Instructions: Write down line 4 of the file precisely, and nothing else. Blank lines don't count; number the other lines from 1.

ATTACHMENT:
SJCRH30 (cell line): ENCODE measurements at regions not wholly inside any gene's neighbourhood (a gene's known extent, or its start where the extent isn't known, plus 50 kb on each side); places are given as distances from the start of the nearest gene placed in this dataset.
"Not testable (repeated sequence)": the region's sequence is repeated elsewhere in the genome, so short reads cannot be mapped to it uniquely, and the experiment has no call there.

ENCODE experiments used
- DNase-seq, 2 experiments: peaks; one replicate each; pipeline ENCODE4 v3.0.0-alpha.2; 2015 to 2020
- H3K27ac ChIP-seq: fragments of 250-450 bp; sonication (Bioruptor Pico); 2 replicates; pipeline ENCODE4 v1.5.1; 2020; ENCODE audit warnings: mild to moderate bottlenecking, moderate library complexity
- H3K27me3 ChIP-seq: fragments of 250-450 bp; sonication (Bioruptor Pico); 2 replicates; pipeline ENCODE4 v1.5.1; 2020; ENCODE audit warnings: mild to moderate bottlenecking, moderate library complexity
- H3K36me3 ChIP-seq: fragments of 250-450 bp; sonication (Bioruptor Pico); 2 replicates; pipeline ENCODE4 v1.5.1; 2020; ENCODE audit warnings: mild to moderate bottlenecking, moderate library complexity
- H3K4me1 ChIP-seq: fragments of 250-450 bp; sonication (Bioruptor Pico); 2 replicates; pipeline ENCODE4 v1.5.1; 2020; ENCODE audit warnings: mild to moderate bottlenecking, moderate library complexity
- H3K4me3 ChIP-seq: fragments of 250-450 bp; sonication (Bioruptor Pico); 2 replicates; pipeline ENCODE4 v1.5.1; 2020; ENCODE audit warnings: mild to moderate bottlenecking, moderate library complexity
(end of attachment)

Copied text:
- DNase-seq, 2 experiments: peaks; one replicate each; pipeline ENCODE4 v3.0.0-alpha.2; 2015 to 2020